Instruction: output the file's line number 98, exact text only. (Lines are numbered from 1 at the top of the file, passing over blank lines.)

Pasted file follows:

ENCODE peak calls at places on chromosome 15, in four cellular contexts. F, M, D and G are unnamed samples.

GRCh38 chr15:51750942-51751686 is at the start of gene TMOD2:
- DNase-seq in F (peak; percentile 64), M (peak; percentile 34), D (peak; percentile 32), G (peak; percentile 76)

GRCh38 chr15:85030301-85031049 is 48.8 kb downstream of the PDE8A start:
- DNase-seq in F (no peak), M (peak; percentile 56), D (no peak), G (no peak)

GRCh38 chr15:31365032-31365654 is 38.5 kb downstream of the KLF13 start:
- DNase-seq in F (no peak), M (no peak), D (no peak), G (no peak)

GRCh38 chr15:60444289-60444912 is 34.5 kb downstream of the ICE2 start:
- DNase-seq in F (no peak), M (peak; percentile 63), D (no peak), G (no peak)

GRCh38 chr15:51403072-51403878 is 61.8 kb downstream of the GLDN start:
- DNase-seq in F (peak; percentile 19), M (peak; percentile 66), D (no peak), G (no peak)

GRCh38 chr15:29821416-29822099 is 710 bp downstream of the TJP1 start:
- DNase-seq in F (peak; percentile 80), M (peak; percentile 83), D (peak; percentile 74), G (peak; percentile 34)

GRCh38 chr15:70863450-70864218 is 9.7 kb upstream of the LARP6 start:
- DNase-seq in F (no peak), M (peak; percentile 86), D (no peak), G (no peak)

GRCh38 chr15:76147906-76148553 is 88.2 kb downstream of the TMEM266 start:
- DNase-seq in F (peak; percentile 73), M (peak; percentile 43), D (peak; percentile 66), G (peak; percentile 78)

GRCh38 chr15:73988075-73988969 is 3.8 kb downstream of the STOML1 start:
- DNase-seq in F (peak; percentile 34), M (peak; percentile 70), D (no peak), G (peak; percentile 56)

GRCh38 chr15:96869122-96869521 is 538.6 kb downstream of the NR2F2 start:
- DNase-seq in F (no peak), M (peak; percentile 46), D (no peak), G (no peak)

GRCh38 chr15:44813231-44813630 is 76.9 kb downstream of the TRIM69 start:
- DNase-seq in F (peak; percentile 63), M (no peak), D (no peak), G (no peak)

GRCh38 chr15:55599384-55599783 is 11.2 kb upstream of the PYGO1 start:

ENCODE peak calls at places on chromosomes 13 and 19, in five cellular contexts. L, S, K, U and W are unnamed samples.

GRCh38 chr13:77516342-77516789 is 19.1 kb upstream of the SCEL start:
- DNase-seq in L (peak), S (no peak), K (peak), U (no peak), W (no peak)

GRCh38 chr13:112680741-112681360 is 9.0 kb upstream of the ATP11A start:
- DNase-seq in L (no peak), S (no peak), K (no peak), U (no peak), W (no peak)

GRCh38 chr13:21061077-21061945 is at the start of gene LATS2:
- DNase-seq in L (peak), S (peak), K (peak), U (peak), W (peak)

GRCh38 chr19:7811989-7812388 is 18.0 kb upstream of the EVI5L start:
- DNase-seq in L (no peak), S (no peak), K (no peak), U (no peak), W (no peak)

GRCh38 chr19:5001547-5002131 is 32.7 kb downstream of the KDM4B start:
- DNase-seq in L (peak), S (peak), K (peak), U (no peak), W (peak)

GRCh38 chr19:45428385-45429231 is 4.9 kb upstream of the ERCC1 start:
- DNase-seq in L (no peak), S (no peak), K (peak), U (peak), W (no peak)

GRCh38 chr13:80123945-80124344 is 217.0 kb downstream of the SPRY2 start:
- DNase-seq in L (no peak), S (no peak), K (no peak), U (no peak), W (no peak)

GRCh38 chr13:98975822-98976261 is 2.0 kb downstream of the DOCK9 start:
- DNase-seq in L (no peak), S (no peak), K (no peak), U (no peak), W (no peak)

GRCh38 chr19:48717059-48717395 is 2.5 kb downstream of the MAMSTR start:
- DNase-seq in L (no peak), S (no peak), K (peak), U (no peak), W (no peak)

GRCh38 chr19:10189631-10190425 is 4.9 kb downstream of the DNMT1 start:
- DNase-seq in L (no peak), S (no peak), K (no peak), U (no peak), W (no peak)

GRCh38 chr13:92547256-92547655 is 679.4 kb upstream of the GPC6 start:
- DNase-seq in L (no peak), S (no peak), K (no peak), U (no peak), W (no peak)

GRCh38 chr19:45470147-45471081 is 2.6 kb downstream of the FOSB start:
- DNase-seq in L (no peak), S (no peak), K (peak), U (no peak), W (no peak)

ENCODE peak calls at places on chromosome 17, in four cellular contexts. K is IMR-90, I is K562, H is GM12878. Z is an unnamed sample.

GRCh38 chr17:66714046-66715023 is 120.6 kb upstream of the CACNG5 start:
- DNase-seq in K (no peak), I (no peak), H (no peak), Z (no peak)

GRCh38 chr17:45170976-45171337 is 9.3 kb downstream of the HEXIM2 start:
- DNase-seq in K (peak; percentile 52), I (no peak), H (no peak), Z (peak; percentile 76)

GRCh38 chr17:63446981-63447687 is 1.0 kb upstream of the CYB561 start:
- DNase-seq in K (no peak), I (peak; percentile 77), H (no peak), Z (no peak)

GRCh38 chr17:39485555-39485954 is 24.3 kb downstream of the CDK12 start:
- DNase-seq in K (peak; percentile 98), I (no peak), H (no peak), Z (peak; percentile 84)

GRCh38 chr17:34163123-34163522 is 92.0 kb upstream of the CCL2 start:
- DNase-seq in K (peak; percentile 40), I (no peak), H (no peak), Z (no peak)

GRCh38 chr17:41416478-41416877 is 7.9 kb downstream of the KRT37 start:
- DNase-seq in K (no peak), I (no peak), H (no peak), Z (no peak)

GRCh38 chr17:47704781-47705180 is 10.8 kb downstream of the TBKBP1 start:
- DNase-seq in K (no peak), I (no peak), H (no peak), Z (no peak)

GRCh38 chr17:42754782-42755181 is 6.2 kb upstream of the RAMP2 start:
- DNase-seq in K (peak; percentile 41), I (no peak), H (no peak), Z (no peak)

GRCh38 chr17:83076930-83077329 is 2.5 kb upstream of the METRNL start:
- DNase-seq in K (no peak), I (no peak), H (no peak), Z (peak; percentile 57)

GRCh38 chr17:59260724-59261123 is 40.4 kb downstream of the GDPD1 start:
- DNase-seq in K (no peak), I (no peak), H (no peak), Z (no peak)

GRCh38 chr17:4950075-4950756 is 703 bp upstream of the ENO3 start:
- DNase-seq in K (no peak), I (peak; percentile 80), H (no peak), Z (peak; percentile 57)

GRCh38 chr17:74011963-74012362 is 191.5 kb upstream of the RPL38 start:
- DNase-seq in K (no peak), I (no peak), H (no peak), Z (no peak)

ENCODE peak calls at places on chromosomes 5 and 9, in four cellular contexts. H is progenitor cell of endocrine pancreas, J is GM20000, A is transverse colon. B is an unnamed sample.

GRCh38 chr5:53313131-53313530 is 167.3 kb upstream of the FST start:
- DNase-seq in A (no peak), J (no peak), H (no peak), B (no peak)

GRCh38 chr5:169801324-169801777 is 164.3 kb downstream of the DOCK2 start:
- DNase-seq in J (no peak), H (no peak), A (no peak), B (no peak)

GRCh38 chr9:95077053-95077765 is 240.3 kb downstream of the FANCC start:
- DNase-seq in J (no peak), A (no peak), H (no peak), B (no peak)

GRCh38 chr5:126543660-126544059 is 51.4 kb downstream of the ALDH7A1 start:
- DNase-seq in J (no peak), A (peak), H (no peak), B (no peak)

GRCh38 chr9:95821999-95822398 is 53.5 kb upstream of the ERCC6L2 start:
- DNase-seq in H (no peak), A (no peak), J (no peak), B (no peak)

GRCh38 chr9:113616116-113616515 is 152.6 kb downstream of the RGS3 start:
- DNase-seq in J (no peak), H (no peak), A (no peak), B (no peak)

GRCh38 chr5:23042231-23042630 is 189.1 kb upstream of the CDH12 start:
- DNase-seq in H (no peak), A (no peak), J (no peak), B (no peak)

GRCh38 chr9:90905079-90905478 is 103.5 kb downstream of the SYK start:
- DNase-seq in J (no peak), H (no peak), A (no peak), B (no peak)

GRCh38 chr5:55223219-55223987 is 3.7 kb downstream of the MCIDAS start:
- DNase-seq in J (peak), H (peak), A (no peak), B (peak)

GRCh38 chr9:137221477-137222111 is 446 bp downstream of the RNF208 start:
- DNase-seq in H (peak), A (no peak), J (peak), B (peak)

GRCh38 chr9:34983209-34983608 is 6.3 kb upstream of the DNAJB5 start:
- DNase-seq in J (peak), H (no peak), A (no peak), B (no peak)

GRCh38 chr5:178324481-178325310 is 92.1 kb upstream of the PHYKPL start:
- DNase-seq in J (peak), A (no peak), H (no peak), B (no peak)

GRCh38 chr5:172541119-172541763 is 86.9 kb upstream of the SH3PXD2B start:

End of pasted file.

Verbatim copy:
GRCh38 chr5:178324481-178325310 is 92.1 kb upstream of the PHYKPL start: